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Investigators Struggle In New Jersey Transit Train Accident


Investigators were encouraged after a data recorder was recovered from the wreckage after the New Jersey Transit train accident last week. However, officials have confirmed today that the data recorder wasn't working during the crash. This new development has further complicated the investigation to figure out exactly what went wrong in last week’s deadly train crash. A woman was killed, and more than 100 others were injured when a NJ Transit train slammed into the Hoboken Terminal on Thursday morning.

New Jersey Transit officials said the terminal's signals appeared to be working normally. Despite the claims from the engineer who told investigators that he was going 10 mph, the chairwoman of the National Transportation Safety Board stated publically that the train was traveling far too fast. The non-functioning data recorder would have resolved this discrepancy with the actual speed the train was traveling. Officials say not all is lost and there is still another data recorder located on the train along with a front camera. The extensive wreckage has prevented investigators from getting the second recorder and camera. They will have to wait until the surrounding structure is safe before moving forward.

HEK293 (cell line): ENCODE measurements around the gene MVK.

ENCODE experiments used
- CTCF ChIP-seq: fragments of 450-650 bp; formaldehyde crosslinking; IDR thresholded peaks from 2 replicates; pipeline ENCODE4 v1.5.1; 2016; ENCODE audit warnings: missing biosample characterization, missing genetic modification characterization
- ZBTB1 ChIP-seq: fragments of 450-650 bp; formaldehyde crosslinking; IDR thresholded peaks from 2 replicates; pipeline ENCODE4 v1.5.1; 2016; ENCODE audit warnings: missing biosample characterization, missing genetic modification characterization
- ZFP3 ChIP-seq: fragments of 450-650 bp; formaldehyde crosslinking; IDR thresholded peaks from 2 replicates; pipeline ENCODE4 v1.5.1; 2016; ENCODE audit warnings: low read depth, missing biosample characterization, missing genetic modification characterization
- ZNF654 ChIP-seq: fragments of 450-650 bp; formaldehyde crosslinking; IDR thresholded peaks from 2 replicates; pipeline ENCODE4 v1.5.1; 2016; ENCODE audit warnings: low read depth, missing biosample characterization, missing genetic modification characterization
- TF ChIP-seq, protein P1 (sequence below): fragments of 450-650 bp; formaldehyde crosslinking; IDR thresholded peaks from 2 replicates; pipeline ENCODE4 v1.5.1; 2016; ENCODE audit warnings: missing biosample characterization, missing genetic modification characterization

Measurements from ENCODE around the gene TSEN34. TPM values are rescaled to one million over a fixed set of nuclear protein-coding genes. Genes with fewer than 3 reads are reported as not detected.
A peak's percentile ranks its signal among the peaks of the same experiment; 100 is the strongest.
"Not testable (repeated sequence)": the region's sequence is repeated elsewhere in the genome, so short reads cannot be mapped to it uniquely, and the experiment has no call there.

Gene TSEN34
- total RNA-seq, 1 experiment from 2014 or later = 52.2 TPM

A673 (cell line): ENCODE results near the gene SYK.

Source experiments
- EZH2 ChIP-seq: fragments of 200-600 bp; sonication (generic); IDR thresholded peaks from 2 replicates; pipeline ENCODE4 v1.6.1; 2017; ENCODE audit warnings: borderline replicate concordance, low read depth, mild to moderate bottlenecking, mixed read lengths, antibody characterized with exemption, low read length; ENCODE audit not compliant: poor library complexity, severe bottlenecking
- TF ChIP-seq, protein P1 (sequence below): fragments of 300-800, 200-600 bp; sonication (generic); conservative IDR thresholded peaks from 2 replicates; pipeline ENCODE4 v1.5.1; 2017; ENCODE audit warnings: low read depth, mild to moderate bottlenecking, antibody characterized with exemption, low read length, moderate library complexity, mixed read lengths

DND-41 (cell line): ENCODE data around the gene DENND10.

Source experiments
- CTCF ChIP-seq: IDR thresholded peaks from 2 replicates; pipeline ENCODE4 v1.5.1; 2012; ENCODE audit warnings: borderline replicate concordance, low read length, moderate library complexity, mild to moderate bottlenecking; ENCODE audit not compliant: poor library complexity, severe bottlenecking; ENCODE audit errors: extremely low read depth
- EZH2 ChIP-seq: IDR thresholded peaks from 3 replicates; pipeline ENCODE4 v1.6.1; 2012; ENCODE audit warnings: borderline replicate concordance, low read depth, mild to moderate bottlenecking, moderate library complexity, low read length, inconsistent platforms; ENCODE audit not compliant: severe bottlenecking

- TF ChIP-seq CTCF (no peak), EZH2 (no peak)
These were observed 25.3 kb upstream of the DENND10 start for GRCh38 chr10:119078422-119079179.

The 48-year-old engineer has been questioned and analyzed by investigators including toxicology tests. He told officials he remembers nothing of the crash and had successfully completed all braking tests before the accident. The only thing that was unusual according to the engineer was the overly packed train cars during the morning rush. Investigators continue to work through the mounds of evidence obtained.

If you’ve been an innocent victim of an accident and believe you are entitled to compensation for your damages, please contact a St. Louis personal injury attorney at Meyerkord & Kurth, LLC, today.

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